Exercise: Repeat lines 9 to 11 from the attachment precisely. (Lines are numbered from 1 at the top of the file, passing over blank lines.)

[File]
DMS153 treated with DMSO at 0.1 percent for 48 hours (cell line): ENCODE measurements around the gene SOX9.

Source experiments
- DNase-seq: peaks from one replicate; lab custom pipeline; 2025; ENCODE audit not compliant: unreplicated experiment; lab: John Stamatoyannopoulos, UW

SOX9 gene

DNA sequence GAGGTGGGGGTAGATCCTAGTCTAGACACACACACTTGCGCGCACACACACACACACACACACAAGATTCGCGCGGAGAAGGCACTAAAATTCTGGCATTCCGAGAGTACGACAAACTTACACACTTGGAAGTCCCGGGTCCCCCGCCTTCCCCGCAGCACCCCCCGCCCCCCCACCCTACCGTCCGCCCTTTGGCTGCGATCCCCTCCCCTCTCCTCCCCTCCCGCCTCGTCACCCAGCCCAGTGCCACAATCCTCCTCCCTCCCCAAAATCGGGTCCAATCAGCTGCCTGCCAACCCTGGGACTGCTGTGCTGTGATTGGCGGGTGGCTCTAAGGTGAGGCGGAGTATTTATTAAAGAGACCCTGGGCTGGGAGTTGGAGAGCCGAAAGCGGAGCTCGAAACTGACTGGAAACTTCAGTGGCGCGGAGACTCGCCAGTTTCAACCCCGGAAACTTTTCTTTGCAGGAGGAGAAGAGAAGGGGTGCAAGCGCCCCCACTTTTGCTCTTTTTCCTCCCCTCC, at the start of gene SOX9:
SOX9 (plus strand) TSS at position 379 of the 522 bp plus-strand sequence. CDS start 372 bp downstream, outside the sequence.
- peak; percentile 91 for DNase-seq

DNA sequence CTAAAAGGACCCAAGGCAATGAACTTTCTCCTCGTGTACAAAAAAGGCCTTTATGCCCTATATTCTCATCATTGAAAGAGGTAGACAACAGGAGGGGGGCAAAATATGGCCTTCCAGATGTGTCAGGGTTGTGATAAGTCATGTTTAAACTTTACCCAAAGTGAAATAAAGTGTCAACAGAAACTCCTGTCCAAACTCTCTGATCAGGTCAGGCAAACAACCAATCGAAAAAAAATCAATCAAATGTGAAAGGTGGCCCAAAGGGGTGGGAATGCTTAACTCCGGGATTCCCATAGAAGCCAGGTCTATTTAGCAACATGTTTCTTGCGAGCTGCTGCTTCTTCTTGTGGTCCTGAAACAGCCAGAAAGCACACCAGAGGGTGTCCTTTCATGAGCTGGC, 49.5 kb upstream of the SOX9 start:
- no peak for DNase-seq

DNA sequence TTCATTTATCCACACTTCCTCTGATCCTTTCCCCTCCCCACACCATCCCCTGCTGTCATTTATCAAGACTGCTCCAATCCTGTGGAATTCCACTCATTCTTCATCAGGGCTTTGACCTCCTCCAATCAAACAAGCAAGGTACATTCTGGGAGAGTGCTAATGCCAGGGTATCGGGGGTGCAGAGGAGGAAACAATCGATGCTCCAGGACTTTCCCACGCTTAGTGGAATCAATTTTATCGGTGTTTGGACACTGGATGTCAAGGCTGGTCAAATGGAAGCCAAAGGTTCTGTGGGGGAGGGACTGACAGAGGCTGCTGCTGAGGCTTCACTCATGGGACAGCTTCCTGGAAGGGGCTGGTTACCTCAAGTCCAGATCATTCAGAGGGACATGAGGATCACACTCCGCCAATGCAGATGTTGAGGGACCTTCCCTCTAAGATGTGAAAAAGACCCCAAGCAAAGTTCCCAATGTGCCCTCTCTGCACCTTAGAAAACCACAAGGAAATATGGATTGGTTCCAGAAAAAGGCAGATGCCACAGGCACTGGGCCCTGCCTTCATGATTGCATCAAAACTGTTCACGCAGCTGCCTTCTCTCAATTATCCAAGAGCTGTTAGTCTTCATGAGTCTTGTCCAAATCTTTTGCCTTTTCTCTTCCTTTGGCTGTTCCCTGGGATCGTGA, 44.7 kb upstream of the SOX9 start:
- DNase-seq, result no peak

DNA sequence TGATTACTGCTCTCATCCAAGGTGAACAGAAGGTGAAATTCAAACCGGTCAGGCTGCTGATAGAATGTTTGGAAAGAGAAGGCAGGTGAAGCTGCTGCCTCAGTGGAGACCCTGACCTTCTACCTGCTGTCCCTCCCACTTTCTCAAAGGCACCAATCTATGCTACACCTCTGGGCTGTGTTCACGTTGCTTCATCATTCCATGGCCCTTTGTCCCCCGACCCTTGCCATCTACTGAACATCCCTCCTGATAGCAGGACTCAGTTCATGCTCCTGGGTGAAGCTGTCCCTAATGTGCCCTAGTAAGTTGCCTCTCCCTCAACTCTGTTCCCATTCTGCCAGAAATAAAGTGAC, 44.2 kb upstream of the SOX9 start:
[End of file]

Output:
- no peak for DNase-seq

DNA sequence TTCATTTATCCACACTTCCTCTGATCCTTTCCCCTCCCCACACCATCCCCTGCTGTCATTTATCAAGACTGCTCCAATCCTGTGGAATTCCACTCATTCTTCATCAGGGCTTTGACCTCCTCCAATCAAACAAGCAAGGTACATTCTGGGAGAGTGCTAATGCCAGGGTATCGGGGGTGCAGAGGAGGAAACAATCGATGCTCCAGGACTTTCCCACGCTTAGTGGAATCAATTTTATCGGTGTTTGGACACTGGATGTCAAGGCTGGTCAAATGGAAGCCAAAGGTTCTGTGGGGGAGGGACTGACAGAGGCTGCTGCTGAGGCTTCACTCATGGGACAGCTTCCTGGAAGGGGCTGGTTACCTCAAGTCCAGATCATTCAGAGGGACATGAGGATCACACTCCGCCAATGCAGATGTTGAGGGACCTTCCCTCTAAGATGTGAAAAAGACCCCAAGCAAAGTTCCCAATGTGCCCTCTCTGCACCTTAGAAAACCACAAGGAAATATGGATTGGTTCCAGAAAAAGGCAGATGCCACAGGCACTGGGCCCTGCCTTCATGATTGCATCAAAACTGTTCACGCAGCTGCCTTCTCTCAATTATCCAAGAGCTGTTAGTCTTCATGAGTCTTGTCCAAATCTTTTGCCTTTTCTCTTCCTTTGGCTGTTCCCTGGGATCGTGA, 44.7 kb upstream of the SOX9 start:
- DNase-seq, result no peak